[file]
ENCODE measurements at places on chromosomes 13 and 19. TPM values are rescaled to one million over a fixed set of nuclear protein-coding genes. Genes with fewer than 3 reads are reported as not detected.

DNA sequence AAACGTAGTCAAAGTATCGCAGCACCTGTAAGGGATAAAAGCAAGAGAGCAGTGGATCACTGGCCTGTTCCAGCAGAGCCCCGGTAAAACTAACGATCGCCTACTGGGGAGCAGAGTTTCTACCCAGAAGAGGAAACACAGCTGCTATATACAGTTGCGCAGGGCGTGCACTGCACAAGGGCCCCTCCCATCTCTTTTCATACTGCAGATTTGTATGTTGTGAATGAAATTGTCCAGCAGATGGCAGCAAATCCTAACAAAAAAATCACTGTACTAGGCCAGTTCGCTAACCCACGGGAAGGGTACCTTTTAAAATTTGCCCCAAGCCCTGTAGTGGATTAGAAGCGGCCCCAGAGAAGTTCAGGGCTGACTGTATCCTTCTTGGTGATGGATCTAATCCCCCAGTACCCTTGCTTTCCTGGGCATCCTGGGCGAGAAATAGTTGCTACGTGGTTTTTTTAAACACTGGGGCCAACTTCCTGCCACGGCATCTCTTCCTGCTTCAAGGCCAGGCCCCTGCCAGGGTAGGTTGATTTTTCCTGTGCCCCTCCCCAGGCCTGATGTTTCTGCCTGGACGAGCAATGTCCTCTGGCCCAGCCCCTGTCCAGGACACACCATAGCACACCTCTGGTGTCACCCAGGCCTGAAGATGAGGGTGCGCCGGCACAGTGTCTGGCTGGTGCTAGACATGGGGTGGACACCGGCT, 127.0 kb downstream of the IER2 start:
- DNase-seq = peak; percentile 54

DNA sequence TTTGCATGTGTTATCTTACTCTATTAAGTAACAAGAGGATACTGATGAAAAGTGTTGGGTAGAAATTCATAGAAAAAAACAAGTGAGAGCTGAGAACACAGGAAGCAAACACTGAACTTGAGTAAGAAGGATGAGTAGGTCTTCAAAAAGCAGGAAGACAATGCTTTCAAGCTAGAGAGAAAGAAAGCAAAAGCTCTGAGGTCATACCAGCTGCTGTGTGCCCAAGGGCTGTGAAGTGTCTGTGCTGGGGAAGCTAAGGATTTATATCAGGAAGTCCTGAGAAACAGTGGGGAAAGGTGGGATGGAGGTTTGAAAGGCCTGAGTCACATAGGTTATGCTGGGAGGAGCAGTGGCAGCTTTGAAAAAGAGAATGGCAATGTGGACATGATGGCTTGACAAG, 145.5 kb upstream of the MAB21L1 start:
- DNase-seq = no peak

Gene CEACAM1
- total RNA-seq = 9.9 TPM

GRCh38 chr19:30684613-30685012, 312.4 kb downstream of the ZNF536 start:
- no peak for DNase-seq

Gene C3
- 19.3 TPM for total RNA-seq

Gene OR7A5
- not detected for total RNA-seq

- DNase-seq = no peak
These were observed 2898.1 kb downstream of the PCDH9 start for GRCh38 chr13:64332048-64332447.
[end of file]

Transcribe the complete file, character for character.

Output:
ENCODE measurements at places on chromosomes 13 and 19. TPM values are rescaled to one million over a fixed set of nuclear protein-coding genes. Genes with fewer than 3 reads are reported as not detected.

DNA sequence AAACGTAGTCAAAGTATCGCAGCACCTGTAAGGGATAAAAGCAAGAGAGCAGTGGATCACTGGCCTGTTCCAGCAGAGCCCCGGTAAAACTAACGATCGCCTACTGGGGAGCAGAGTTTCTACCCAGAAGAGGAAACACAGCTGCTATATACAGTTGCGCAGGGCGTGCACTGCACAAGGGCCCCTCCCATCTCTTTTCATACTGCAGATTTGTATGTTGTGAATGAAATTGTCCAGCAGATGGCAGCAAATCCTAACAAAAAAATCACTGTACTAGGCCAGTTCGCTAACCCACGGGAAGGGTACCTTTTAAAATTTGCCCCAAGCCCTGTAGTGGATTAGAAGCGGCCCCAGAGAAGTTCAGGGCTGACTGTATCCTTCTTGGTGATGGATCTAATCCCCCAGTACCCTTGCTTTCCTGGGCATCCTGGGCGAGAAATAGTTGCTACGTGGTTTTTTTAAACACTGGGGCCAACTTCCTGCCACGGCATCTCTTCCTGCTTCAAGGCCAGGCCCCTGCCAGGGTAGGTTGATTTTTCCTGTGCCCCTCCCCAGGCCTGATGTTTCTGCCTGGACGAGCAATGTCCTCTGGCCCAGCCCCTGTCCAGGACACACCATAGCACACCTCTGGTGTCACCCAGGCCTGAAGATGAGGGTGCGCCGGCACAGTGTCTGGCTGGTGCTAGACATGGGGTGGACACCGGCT, 127.0 kb downstream of the IER2 start:
- DNase-seq = peak; percentile 54

DNA sequence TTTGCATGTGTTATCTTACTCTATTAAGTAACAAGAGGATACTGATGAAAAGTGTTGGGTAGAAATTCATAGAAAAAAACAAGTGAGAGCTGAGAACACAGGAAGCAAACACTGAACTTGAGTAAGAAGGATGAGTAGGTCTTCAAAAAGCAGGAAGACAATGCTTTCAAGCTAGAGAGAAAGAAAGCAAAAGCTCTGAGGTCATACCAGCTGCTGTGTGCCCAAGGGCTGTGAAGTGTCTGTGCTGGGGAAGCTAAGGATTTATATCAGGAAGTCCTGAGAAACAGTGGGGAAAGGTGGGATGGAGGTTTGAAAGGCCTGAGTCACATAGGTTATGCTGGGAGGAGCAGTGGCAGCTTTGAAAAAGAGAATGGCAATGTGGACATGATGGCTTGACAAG, 145.5 kb upstream of the MAB21L1 start:
- DNase-seq = no peak

Gene CEACAM1
- total RNA-seq = 9.9 TPM

GRCh38 chr19:30684613-30685012, 312.4 kb downstream of the ZNF536 start:
- no peak for DNase-seq

Gene C3
- 19.3 TPM for total RNA-seq

Gene OR7A5
- not detected for total RNA-seq

- DNase-seq = no peak
These were observed 2898.1 kb downstream of the PCDH9 start for GRCh38 chr13:64332048-64332447.